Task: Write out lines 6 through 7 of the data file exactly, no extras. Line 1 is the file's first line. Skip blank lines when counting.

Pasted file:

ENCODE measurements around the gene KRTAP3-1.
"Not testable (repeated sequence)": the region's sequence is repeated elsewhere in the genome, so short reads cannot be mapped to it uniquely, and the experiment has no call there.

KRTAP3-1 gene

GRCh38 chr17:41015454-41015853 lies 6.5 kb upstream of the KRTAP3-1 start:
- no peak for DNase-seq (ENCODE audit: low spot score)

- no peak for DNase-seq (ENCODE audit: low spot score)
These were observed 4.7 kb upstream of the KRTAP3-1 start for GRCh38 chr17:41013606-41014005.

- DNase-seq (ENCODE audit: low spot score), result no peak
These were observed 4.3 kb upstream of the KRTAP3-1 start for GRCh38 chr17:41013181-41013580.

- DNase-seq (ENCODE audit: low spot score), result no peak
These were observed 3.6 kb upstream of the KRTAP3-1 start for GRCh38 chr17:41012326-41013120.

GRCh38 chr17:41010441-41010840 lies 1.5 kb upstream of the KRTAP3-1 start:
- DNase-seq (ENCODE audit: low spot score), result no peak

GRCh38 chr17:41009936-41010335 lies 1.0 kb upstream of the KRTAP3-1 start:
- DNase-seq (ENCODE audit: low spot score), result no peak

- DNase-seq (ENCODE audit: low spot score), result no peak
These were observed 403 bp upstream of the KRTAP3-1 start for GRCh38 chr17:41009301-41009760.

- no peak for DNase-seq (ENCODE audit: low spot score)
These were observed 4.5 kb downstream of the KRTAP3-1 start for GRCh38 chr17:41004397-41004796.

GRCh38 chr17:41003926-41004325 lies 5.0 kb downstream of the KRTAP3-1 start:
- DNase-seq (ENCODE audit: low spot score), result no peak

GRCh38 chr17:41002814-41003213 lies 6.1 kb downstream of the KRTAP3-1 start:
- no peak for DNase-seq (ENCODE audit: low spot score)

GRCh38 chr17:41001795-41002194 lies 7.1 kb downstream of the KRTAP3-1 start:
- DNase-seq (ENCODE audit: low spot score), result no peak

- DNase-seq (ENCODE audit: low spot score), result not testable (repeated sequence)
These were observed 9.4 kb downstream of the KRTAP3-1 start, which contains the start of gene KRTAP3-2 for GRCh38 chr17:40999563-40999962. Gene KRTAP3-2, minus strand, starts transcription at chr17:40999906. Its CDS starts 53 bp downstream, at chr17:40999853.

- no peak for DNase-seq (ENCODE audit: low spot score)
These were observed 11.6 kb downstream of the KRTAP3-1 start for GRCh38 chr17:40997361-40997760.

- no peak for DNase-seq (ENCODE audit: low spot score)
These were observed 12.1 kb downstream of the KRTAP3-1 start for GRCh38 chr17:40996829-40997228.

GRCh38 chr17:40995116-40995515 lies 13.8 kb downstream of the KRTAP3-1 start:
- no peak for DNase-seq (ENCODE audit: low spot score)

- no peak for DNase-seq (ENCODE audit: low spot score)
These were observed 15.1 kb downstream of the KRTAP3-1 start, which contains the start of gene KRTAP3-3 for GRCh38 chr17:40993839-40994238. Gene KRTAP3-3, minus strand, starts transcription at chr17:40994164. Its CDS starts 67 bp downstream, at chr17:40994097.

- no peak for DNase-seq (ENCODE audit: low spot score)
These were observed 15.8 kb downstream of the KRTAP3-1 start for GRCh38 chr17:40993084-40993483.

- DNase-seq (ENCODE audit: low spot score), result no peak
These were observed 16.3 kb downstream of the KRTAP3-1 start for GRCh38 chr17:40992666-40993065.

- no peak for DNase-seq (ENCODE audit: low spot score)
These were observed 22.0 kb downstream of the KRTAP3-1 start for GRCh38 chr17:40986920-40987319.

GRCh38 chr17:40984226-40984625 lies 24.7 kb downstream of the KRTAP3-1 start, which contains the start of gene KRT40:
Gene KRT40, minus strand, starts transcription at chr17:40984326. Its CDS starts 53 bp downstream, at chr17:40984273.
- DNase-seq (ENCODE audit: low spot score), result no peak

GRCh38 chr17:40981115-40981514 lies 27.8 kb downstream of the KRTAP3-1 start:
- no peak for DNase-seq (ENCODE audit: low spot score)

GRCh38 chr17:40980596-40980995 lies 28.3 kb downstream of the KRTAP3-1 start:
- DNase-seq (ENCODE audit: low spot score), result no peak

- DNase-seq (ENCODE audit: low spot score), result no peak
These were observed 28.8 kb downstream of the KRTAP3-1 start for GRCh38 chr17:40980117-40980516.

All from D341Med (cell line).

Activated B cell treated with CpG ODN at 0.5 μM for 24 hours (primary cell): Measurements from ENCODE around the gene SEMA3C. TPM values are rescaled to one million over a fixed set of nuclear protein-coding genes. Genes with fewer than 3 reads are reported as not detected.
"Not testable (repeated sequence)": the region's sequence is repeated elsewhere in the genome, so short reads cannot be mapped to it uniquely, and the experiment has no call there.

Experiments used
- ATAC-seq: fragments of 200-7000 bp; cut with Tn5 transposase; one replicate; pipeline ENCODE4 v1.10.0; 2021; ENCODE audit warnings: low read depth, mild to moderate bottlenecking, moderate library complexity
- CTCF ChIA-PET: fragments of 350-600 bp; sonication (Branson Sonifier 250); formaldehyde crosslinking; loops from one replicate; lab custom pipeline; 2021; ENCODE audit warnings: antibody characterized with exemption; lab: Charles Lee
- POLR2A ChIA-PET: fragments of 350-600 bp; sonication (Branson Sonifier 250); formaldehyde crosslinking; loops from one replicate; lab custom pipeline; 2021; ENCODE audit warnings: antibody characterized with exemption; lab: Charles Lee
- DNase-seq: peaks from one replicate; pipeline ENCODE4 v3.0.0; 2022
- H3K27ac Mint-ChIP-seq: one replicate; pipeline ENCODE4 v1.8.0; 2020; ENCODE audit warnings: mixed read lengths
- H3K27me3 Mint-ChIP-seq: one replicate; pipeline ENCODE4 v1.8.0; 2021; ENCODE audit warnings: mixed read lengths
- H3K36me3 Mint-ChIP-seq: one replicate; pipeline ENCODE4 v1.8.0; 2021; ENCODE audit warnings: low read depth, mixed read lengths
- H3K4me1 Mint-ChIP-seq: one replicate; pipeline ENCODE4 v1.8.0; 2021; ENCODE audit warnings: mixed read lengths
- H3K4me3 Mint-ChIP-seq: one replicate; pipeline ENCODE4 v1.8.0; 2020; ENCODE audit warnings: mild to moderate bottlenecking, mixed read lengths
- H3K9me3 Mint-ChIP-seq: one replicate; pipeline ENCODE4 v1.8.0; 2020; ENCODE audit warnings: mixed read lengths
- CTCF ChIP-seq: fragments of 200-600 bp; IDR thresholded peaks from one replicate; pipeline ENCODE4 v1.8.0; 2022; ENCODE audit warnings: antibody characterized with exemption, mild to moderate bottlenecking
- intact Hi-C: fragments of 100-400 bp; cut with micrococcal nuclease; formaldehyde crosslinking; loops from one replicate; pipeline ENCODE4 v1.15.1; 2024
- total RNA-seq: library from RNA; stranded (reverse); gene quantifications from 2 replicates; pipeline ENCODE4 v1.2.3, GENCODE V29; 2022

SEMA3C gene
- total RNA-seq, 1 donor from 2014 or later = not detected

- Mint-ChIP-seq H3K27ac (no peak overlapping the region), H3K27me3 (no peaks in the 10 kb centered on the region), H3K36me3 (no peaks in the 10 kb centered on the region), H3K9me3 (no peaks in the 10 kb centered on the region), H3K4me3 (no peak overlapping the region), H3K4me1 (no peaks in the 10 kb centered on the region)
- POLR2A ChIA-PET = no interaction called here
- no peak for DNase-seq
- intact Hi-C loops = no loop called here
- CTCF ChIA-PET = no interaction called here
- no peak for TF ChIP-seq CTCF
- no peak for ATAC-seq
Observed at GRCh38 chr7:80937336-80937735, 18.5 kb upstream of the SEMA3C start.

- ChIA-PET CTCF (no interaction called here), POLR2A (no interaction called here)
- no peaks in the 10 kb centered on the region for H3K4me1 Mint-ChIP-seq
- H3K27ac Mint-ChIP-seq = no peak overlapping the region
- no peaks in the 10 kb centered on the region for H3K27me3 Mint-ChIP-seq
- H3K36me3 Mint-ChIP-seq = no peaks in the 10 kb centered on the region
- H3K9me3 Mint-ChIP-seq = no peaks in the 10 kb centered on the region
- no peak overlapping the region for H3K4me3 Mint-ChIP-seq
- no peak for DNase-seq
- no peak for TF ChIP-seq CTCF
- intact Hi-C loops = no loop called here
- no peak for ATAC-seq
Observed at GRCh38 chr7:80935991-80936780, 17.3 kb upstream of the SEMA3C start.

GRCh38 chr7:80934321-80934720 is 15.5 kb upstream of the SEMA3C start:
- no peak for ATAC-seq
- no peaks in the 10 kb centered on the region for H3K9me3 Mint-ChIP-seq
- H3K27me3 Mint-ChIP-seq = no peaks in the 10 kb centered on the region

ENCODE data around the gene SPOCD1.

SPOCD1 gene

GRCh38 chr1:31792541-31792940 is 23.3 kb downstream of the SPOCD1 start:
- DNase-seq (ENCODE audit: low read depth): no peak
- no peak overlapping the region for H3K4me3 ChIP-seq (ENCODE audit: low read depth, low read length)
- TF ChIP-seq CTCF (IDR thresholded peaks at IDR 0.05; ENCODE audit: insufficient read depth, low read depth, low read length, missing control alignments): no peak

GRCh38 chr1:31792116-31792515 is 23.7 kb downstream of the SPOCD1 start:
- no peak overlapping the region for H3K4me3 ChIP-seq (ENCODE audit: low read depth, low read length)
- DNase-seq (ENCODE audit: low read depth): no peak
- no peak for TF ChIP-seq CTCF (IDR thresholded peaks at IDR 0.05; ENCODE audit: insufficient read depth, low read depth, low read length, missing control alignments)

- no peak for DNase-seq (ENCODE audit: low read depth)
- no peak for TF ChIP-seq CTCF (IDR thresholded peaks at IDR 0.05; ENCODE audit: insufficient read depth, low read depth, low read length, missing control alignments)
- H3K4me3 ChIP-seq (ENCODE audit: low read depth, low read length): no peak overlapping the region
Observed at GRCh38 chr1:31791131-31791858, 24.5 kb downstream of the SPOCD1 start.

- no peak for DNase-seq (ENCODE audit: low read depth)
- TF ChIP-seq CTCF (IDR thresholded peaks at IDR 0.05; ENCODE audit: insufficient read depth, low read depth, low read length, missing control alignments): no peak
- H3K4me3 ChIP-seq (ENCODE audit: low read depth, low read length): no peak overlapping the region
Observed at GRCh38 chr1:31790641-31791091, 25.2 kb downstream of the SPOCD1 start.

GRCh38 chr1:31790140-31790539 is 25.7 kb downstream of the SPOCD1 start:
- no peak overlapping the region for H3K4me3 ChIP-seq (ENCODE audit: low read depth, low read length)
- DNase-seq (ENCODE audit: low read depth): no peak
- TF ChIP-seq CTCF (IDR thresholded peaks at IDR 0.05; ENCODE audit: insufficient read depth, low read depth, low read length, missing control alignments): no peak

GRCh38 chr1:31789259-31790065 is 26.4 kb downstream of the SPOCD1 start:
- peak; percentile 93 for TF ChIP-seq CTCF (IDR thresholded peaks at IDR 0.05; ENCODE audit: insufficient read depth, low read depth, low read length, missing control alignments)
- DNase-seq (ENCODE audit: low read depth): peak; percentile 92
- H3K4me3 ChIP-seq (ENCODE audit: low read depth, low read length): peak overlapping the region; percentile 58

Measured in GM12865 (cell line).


- no peak for DNase-seq (ENCODE audit: low spot score)
These were observed 4.7 kb upstream of the KRTAP3-1 start for GRCh38 chr17:41013606-41014005.